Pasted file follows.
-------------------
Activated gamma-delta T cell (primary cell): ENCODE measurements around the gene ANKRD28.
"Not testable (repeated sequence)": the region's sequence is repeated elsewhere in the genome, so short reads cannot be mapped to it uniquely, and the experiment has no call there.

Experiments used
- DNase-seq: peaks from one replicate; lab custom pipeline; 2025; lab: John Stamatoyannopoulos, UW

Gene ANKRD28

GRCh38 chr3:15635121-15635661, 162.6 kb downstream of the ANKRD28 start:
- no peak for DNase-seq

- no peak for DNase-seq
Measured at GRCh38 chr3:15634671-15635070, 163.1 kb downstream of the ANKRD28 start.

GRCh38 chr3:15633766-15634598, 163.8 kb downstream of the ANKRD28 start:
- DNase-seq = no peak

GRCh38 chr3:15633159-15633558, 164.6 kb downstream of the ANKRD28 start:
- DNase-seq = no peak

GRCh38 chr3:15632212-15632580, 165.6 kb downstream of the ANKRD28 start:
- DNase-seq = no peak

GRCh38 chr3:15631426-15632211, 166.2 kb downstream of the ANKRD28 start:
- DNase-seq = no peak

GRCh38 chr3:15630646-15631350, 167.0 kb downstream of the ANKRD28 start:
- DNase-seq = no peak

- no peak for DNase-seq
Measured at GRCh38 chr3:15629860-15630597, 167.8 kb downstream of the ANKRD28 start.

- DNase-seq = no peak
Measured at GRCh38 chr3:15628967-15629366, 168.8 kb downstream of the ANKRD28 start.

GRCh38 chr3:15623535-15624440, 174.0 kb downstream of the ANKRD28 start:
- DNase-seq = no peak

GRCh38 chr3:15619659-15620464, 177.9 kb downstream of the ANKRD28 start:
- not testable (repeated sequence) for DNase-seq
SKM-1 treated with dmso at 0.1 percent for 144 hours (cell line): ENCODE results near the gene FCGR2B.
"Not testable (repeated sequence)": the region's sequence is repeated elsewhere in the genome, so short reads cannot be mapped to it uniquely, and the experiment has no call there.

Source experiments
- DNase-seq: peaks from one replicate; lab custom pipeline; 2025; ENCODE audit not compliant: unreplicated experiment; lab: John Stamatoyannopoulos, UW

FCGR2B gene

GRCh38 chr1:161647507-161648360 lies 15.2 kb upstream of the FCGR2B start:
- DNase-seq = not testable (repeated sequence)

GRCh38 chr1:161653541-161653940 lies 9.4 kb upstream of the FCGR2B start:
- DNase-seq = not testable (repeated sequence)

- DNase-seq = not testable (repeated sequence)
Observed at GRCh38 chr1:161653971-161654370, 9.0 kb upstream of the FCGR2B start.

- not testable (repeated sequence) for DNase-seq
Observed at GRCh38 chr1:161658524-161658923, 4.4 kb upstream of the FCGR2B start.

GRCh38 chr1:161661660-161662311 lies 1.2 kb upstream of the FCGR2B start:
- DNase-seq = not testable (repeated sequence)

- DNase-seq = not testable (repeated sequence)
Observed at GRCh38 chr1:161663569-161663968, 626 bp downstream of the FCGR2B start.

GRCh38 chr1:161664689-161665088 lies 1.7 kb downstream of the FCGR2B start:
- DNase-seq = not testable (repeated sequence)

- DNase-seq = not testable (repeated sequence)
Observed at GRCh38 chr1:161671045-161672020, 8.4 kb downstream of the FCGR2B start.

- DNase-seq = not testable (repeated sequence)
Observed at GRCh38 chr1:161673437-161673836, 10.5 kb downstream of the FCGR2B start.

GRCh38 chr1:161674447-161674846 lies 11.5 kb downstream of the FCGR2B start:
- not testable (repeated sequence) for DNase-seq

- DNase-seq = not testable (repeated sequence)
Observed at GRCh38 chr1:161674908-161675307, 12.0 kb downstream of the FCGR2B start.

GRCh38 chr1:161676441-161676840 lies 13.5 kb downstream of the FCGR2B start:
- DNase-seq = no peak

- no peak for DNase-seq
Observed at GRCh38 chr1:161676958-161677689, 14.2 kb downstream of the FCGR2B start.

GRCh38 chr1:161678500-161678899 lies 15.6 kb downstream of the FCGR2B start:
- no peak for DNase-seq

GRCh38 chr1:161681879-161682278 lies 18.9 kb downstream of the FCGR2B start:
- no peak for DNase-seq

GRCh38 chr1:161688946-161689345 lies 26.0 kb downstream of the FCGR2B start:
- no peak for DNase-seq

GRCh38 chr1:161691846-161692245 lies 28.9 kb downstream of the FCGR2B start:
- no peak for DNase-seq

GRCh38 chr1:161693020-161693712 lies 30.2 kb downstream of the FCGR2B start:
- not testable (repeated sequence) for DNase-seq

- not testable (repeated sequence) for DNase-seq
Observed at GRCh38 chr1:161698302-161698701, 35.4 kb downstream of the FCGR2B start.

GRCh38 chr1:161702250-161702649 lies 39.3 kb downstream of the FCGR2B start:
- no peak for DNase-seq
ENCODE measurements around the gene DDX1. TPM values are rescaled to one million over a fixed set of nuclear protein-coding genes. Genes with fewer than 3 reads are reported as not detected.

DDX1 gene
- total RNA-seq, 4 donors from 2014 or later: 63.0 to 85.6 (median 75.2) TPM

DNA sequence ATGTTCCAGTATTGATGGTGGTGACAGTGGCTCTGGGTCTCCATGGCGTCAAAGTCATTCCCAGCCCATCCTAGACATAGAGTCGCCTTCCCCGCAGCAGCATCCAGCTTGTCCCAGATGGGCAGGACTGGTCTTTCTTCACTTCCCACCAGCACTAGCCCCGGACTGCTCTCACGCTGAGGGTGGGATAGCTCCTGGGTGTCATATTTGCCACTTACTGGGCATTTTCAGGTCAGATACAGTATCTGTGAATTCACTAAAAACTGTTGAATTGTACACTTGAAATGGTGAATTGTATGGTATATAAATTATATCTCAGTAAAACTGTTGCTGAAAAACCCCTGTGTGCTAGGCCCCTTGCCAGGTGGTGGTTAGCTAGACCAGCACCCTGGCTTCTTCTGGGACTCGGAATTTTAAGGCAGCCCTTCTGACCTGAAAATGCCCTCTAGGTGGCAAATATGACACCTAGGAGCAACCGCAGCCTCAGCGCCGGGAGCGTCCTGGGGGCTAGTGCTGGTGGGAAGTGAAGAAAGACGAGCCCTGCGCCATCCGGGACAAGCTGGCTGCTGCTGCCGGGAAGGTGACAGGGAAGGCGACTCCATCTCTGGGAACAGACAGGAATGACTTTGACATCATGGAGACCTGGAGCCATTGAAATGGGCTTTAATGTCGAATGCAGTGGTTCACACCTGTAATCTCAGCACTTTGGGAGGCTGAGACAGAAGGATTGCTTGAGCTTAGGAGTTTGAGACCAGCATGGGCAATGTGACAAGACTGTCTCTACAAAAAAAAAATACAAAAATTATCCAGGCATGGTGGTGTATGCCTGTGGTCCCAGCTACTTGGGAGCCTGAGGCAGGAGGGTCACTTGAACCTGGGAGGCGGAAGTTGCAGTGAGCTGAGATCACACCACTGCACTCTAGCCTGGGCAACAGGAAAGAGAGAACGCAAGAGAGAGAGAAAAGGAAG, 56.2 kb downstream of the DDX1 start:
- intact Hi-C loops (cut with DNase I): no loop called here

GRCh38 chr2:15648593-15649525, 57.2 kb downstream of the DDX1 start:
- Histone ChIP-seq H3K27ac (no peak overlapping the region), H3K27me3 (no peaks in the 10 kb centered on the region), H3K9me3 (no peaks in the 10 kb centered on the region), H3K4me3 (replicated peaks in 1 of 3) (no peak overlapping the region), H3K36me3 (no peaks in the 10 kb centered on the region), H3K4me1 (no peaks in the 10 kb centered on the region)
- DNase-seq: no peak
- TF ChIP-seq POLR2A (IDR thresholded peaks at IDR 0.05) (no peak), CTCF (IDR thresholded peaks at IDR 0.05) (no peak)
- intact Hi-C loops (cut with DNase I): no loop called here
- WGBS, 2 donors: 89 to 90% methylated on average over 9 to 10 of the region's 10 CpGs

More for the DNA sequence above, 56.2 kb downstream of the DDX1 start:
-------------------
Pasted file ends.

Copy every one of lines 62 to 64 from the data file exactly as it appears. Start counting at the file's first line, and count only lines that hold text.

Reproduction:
- no peak for DNase-seq

GRCh38 chr1:161688946-161689345 lies 26.0 kb downstream of the FCGR2B start:
- no peak for DNase-seq